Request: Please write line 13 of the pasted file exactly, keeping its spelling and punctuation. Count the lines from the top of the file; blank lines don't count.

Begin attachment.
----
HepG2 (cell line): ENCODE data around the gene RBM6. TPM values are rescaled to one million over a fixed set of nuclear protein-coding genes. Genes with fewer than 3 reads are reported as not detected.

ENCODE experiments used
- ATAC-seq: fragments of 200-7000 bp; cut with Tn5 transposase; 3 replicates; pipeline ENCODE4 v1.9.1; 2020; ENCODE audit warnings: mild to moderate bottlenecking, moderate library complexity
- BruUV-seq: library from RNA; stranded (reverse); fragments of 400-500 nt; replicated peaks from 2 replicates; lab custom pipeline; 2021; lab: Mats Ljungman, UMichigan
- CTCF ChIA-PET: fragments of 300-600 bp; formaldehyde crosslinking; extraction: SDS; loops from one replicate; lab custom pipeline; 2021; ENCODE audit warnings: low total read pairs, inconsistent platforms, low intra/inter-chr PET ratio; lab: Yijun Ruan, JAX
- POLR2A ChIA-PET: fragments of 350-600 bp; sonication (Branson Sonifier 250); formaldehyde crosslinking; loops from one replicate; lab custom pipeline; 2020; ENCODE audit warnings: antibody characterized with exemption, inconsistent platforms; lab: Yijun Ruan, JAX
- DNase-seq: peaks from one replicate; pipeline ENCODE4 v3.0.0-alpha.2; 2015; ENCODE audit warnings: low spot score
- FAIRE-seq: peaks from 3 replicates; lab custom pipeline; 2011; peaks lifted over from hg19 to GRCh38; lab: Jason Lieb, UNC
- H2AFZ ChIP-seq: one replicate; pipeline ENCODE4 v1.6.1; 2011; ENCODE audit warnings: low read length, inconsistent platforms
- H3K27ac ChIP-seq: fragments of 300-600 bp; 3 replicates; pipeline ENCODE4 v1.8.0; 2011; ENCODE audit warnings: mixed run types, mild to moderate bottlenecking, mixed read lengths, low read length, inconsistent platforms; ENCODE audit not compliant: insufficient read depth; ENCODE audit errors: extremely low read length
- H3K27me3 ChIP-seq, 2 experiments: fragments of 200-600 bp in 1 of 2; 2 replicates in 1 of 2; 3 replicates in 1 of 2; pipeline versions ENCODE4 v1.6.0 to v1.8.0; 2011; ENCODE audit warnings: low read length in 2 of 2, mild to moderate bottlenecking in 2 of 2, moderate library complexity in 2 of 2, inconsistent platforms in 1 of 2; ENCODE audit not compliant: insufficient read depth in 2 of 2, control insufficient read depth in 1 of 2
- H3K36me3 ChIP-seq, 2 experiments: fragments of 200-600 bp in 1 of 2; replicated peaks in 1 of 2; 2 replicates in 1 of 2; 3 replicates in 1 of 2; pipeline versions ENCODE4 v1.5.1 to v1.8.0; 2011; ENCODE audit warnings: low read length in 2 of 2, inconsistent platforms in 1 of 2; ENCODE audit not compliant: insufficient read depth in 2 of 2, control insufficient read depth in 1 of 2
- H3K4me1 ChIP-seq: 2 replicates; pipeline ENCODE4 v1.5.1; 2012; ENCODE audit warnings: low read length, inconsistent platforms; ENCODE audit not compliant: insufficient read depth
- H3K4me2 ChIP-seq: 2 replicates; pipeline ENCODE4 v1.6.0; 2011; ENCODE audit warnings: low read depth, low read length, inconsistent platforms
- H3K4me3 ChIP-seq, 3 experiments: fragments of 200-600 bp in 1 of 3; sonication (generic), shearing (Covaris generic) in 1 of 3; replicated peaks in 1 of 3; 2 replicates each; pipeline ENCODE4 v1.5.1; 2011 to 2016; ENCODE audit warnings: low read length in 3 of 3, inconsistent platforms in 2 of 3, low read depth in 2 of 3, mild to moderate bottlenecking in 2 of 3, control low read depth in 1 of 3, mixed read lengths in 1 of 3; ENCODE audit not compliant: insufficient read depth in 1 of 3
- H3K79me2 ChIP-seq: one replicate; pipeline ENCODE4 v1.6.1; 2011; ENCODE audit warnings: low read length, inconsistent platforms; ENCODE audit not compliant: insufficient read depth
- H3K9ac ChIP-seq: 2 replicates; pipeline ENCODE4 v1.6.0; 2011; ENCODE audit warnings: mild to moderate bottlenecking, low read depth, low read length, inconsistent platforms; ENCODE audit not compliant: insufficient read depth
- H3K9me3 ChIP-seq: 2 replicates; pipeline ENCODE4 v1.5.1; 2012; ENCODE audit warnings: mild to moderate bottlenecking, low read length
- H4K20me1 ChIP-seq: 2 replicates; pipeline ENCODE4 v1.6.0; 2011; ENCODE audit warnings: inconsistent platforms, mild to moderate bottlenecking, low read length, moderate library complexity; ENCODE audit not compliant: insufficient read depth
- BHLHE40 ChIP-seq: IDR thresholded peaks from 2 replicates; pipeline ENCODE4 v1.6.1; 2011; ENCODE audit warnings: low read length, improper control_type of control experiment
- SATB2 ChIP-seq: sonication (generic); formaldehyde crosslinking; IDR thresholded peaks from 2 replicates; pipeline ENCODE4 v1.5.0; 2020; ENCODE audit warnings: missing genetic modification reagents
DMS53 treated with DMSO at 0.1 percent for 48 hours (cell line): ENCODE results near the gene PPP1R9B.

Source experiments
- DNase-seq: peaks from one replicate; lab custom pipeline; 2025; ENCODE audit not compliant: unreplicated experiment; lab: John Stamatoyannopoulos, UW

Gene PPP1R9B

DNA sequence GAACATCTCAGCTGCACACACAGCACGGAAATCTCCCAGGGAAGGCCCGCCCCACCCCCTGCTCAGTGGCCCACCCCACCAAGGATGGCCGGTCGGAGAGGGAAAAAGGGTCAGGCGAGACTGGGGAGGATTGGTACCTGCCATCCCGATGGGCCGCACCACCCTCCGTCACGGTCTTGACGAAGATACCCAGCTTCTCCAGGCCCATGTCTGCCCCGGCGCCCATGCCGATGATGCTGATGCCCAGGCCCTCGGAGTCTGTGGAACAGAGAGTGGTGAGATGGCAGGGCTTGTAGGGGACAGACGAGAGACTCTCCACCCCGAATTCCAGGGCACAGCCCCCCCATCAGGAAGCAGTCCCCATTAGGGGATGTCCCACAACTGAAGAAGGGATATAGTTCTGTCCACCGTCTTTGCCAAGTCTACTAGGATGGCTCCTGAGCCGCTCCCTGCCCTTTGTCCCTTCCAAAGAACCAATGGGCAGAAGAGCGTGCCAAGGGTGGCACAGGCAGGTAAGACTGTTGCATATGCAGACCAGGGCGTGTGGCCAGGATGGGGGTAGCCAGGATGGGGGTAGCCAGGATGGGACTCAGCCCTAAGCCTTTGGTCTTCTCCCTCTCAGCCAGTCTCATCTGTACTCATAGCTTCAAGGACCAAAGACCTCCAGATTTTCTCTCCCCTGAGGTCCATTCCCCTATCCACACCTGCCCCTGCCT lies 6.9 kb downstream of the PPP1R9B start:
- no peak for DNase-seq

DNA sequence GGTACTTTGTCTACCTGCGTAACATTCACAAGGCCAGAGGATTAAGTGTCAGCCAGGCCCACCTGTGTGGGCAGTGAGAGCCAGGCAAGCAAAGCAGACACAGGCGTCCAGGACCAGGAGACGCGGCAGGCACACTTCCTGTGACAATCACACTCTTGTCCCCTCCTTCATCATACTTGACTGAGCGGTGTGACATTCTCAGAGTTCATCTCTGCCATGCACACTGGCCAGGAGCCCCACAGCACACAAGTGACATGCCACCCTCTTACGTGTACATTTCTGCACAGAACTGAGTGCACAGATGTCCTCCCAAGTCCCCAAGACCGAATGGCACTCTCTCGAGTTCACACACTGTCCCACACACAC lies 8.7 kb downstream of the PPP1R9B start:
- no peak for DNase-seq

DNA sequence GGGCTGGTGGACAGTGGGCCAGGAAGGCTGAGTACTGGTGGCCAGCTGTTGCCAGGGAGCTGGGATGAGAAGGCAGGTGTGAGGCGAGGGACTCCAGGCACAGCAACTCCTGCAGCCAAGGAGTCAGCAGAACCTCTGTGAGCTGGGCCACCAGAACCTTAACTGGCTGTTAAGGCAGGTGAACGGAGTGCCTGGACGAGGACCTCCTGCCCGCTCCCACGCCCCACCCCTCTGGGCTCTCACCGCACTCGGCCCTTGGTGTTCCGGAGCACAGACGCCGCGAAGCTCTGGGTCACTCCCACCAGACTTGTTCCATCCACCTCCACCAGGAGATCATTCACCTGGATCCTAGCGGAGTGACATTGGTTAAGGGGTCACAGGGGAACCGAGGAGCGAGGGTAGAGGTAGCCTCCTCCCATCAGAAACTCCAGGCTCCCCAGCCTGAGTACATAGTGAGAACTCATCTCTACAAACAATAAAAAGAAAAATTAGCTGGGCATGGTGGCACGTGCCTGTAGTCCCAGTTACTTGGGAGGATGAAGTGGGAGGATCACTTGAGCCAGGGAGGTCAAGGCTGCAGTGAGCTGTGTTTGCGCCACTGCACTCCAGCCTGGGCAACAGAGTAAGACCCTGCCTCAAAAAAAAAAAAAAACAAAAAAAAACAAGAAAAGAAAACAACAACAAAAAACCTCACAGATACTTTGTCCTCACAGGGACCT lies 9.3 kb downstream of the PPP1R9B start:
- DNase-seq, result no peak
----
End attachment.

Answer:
- H3K4me1 ChIP-seq: 2 replicates; pipeline ENCODE4 v1.5.1; 2012; ENCODE audit warnings: low read length, inconsistent platforms; ENCODE audit not compliant: insufficient read depth